This inparticular "DRUG", ooops... I mean "POISON", nope... I mean "SUGAR SUBSTITUTE"... is really a major problem... Can someone tell me why no one has addressed this one before

Its in every kind of "sugar-free", "diet"... etc... and it makes YOU FAT!!!

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Actually, this is old information for those that have bothered to look. My daughter brought it to my attention 5 years ago and on another website I am on the consequences of using Equal or any other generic was discussed. However, you offered it up for others to see for themselves. Now they need to check, recheck and check it again. We learn never to accept a single source as evidence. And by doing our own research we may discover that other substances have equal detrimental effects.

Thanks for the information.
Exactly, if you start where the thought arises, then one can pick a direction in which to pursue further.
thats cool dat lil kids can bring "info" to the table. she should start her own social network. Gee, all my daughter brought me home was good grades...
They went as far as including it in the "Doublemint" (ETC.) gum too...
At least they took the gelatin out of
Looking at watch.
Below is an example of what I was referencing: Just as there is information that says it is harmful there are dozens of sites that say that information is bogus. So rather than come out that restroom like Michael Coleone I just suggested you true it up first.

You grok?

MainThe PagePoliticsSwamplandReal Clear PoliticsWhite House Photo BlogVideos

A Web of Deceit
By CHRISTINE GORMAN Monday, Feb. 08, 1999PrintReprintsEmailTwitterLinkedInBuzz up!Facebook

Heard the one about the common shampoo ingredient that causes cancer? Or how about the epidemic of blindness among toddlers who accidentally get waterproof sunscreen in their eyes? These absurd fictions used to be the stock-in-trade of ninth-graders bent on frightening the younger kids. But now such tall tales are appearing on the Internet, and many adults are taking them seriously.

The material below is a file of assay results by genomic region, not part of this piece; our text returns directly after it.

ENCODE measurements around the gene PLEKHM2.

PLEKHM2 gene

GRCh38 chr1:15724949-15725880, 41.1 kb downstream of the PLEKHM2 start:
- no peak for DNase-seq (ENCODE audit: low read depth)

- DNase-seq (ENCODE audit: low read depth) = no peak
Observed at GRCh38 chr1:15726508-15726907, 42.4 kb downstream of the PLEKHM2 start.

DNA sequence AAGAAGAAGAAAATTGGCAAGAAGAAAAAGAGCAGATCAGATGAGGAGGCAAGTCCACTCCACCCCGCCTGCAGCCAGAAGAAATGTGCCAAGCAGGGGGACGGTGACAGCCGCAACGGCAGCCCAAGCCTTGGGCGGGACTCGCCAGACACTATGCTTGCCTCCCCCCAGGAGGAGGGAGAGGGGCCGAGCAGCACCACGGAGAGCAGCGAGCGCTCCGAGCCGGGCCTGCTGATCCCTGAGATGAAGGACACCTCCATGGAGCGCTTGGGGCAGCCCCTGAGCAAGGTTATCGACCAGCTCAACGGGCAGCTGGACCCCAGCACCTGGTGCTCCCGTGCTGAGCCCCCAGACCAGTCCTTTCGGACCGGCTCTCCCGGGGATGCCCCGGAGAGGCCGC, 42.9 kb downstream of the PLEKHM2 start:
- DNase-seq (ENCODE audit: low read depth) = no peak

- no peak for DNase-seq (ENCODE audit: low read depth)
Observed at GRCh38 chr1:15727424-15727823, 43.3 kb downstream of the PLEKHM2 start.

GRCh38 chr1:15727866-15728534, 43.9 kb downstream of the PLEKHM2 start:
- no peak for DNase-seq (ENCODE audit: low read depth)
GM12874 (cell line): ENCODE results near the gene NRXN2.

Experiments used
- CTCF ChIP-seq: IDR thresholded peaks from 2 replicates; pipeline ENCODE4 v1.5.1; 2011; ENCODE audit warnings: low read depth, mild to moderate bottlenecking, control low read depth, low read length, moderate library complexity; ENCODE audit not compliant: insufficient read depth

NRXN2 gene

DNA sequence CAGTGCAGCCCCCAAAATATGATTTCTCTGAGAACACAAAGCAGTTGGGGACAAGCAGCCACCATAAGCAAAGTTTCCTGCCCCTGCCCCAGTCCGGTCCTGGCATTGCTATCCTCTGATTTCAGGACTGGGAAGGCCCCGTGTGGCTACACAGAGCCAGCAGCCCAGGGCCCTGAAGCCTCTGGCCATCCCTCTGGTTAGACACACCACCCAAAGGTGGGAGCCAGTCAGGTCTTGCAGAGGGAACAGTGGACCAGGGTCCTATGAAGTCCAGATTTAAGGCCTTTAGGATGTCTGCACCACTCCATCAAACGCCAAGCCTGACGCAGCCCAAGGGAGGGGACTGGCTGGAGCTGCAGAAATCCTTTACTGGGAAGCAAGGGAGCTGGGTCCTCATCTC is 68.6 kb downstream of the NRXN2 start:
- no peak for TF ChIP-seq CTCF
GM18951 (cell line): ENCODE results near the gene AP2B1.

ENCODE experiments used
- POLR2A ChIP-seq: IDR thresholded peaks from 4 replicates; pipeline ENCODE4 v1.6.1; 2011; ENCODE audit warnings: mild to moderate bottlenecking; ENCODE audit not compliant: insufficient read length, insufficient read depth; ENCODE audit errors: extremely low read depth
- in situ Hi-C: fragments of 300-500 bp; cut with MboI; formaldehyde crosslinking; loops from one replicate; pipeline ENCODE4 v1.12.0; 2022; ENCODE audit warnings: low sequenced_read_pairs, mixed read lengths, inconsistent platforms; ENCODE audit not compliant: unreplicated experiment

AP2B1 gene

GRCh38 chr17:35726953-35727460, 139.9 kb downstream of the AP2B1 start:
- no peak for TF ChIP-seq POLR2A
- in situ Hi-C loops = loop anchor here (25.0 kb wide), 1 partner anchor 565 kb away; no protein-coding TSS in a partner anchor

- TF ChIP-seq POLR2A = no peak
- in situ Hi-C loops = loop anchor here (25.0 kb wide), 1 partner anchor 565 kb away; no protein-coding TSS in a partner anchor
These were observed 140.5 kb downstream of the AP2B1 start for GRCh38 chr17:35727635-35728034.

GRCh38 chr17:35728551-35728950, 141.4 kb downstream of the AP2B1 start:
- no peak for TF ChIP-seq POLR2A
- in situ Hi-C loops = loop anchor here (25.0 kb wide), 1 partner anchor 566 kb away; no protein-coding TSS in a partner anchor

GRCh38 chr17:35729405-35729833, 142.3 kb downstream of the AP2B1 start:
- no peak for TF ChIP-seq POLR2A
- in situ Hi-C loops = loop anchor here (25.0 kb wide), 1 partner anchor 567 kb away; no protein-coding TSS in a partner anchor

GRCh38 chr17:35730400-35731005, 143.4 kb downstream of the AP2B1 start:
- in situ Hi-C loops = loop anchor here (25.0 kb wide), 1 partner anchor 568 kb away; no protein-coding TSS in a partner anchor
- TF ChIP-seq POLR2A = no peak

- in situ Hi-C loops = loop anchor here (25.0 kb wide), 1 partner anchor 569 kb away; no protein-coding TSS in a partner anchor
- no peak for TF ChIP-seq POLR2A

Consider the latest electronic health scare: about the artificial sweetener aspartame, which is found in everything from Equal to Diet Coke. A widely disseminated e-mail by a "Nancy Markle" links aspartame to Alzheimer's, birth defects, brain cancer, diabetes, Gulf War syndrome, lupus, multiple sclerosis and seizures. Right away, the long list warrants skepticism. Just as no single chemical cures everything, none causes everything.

In this and similar cases, all the Nancy Markles of the world have to do to fabricate a health rumor is post it in some Usenet news groups and let ordinary folks, who may already distrust artificial products, forward it to all their friends and e-mail pals. I received several copies last week, as have many doctors and health organizations.

When I searched Altavista for aspartame AND brain AND seizure AND sclerosis, I learned that Markle's message is almost identical to an antiaspartame screed first penned under a different name in 1995. None of the specific allegations pan out, however. Among the more outrageous claims:

--Aspartame leads to "methanol toxicity." Not even close. Trace amounts of methanol exist naturally in many fruits and vegetables, and a tiny amount is released whenever the body digests aspartame. But there's four times as much methanol in a glass of tomato juice as in a can of aspartame-sweetened soda, and our bodies have no trouble handling such a tiny amount.

--Aspartame triggers headaches. Wrong again, says Susan Shiffman, a medical psychologist at Duke University who conducted a double-blind placebo-controlled trial of 40 "aspartame sensitive" people. A little probing often revealed the real trouble. One woman, who often ate peanuts with her diet soda, was allergic to peanuts. Another drank too much caffeine.

--Aspartame is responsible for the recent uptick in brain-cancer rates. So how do you explain that the trend dates back to 1973, eight years before aspartame was approved in the U.S.?

Curiously, Markle didn't warn against aspartame's single known health risk. Folks with an uncommon genetic disorder called phenylketonuria shouldn't consume the sweetener because they cannot metabolize one of its ingredients.

Before you decide to believe or, worse, forward an e-mail with serious health claims, do a little checking. Start on the Web with which catalogues the more persistent rumors. Then go to reliable health sites, like (for general health), (especially good for cardiology), or (for cancer) or (for nutrition). Otherwise, you might get caught in a web of confusion.

For more Web resources on Internet health rumors, see You can e-mail Christine at


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